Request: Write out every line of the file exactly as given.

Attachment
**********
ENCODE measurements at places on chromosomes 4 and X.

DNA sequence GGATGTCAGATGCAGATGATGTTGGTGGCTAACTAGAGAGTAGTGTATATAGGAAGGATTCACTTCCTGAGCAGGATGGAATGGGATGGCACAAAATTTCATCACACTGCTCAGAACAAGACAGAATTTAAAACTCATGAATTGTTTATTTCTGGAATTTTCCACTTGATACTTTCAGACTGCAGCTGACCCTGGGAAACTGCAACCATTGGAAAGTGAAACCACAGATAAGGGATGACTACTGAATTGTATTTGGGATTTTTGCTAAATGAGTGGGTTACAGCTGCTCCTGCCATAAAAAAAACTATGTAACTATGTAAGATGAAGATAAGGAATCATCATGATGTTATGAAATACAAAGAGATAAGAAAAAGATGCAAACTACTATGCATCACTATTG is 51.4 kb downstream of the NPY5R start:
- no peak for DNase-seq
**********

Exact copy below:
ENCODE measurements at places on chromosomes 4 and X.

DNA sequence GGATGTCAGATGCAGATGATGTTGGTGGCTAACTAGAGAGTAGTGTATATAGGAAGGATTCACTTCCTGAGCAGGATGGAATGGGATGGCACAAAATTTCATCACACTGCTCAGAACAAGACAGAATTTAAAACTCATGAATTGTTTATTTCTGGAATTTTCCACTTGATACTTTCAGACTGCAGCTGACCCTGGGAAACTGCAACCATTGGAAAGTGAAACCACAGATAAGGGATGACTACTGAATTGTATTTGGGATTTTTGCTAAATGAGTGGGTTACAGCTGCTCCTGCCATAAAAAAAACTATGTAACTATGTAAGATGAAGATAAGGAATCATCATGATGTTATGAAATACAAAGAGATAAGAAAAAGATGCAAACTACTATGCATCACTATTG is 51.4 kb downstream of the NPY5R start:
- no peak for DNase-seq